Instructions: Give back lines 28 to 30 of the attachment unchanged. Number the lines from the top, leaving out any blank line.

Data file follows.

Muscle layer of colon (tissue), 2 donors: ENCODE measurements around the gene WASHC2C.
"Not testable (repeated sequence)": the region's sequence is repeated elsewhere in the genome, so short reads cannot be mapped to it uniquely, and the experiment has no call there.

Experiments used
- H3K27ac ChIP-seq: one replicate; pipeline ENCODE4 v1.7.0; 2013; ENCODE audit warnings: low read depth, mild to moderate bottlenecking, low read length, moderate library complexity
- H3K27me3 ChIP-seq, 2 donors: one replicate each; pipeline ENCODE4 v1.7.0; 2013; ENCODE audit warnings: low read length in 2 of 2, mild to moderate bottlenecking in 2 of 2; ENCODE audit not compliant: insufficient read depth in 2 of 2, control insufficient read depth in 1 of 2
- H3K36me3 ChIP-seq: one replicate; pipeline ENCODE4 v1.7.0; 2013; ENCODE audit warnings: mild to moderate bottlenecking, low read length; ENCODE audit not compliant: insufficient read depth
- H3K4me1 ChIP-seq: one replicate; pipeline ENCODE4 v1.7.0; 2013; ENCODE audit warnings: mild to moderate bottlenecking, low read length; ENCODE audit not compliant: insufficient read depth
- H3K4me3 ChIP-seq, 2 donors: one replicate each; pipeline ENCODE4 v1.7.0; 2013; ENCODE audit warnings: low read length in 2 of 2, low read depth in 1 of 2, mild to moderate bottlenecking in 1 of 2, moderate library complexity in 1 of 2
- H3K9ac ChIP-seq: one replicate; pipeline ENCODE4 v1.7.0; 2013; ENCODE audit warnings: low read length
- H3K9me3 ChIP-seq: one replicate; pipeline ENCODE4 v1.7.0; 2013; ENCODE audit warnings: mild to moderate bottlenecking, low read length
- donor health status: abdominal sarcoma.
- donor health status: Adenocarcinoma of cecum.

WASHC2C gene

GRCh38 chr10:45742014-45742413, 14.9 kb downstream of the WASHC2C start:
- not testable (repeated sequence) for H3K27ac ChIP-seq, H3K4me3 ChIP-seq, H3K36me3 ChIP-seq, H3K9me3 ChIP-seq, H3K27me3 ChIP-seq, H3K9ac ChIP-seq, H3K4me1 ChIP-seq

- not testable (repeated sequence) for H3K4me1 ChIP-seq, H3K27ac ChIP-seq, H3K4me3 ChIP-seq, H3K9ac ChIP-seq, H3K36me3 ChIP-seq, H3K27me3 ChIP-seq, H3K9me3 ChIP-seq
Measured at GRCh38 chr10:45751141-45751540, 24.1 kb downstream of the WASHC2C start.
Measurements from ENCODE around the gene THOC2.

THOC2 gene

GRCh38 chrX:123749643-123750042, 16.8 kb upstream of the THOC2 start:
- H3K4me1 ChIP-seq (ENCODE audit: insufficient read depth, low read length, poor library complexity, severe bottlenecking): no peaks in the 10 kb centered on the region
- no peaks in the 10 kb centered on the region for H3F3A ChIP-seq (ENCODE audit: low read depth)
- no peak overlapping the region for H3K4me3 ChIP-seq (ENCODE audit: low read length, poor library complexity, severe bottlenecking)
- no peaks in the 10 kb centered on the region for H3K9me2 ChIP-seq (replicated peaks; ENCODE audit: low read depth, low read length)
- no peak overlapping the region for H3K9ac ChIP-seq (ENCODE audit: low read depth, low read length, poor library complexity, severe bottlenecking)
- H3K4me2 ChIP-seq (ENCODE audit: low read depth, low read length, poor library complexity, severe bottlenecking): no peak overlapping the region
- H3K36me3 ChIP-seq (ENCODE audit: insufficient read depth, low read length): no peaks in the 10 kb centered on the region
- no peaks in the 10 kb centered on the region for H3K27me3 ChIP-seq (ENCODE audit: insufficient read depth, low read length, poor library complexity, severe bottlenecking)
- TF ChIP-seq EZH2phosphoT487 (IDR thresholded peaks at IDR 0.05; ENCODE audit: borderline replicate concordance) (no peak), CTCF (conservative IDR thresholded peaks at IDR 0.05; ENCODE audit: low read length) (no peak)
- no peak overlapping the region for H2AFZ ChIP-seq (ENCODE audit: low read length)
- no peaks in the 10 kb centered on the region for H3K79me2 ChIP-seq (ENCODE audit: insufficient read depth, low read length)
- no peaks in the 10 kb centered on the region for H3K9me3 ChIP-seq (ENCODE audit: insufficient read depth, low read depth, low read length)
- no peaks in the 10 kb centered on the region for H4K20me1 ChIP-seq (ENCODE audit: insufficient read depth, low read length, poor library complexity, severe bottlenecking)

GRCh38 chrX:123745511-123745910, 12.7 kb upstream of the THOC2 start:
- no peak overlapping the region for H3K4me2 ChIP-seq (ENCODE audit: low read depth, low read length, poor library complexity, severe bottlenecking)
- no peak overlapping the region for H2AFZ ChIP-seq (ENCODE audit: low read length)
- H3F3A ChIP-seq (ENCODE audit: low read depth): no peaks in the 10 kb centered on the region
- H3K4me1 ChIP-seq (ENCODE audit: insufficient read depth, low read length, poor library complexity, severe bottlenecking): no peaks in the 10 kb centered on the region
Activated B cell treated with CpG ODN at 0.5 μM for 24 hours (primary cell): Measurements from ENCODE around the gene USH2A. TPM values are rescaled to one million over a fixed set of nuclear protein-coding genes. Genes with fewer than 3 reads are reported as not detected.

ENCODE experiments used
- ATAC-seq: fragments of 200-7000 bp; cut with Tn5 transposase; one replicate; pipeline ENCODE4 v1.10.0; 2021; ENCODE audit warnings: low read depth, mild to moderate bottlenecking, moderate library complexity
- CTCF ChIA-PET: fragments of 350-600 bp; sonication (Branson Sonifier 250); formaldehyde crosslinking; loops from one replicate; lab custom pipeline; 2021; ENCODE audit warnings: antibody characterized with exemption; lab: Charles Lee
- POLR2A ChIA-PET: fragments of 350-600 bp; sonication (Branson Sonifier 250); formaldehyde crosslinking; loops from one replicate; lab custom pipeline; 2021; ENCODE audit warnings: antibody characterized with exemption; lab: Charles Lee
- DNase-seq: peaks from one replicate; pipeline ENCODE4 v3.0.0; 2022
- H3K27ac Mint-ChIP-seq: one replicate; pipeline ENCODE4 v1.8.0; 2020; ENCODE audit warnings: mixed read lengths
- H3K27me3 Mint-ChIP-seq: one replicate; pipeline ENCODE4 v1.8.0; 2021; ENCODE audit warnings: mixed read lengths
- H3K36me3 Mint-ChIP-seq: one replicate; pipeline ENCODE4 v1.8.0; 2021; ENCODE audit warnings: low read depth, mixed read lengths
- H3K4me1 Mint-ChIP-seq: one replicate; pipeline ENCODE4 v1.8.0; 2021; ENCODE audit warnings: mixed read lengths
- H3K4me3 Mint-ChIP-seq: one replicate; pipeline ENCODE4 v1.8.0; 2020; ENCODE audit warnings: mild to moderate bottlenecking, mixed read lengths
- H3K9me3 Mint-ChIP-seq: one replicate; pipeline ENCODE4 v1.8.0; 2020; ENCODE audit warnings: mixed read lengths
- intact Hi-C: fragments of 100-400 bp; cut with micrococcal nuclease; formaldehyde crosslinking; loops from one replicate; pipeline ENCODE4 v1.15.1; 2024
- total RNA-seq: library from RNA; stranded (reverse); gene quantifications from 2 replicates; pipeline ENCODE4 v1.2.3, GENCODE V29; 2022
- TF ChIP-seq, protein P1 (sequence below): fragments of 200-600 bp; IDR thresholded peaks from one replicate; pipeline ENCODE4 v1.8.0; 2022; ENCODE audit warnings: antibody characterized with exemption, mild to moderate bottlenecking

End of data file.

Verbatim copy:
- no peaks in the 10 kb centered on the region for H3K27me3 ChIP-seq (ENCODE audit: insufficient read depth, low read length, poor library complexity, severe bottlenecking)
- TF ChIP-seq EZH2phosphoT487 (IDR thresholded peaks at IDR 0.05; ENCODE audit: borderline replicate concordance) (no peak), CTCF (conservative IDR thresholded peaks at IDR 0.05; ENCODE audit: low read length) (no peak)
- no peak overlapping the region for H2AFZ ChIP-seq (ENCODE audit: low read length)